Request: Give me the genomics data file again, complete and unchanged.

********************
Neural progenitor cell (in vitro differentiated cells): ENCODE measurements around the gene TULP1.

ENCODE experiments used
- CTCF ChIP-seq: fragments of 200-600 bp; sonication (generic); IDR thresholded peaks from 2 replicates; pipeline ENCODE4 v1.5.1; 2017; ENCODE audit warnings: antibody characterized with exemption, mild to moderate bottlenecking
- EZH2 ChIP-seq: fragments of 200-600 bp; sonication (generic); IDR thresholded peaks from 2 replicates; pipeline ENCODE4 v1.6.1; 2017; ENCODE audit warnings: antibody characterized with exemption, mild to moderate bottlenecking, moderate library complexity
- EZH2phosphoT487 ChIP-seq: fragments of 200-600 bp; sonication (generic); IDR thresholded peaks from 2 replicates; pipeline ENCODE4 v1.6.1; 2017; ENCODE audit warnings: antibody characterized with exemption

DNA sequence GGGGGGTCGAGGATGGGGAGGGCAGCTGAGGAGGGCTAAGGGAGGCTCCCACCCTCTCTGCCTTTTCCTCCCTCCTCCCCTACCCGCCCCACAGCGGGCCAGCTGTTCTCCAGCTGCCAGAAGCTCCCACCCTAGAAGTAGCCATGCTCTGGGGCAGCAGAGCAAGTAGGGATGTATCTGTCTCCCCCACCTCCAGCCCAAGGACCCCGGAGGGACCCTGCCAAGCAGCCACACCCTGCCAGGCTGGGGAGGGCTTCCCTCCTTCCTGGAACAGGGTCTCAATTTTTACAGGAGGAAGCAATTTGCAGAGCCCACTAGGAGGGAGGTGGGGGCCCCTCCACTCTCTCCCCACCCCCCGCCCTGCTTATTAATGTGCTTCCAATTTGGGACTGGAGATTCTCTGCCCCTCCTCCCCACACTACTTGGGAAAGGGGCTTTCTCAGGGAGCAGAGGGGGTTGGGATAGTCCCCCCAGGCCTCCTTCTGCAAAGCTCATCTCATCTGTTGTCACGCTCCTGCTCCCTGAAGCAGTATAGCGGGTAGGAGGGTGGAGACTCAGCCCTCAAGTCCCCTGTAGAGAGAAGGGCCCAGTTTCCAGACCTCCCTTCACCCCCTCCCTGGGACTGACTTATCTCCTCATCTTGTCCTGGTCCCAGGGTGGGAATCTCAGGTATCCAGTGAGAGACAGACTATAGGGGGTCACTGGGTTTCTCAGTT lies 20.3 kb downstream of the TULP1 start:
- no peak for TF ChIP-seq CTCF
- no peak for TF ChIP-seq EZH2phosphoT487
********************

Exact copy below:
Neural progenitor cell (in vitro differentiated cells): ENCODE measurements around the gene TULP1.

ENCODE experiments used
- CTCF ChIP-seq: fragments of 200-600 bp; sonication (generic); IDR thresholded peaks from 2 replicates; pipeline ENCODE4 v1.5.1; 2017; ENCODE audit warnings: antibody characterized with exemption, mild to moderate bottlenecking
- EZH2 ChIP-seq: fragments of 200-600 bp; sonication (generic); IDR thresholded peaks from 2 replicates; pipeline ENCODE4 v1.6.1; 2017; ENCODE audit warnings: antibody characterized with exemption, mild to moderate bottlenecking, moderate library complexity
- EZH2phosphoT487 ChIP-seq: fragments of 200-600 bp; sonication (generic); IDR thresholded peaks from 2 replicates; pipeline ENCODE4 v1.6.1; 2017; ENCODE audit warnings: antibody characterized with exemption

DNA sequence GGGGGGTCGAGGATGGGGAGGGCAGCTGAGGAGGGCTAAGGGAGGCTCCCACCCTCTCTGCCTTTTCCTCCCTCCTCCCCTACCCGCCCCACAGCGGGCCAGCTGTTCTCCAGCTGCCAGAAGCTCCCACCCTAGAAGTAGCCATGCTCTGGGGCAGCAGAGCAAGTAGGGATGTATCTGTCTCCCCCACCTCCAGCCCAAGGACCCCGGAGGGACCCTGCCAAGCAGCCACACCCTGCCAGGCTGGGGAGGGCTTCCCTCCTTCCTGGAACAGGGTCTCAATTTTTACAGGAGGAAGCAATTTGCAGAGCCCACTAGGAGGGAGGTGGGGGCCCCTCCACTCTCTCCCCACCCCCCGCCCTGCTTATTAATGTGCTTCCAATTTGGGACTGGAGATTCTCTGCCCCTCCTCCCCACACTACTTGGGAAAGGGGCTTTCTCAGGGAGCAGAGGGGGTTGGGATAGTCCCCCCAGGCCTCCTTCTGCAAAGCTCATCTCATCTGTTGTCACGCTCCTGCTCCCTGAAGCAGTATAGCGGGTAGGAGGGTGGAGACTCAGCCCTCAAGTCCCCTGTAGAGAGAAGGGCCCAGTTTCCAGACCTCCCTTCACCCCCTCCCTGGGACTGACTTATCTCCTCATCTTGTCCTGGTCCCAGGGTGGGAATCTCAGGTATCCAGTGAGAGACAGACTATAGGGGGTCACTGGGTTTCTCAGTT lies 20.3 kb downstream of the TULP1 start:
- no peak for TF ChIP-seq CTCF
- no peak for TF ChIP-seq EZH2phosphoT487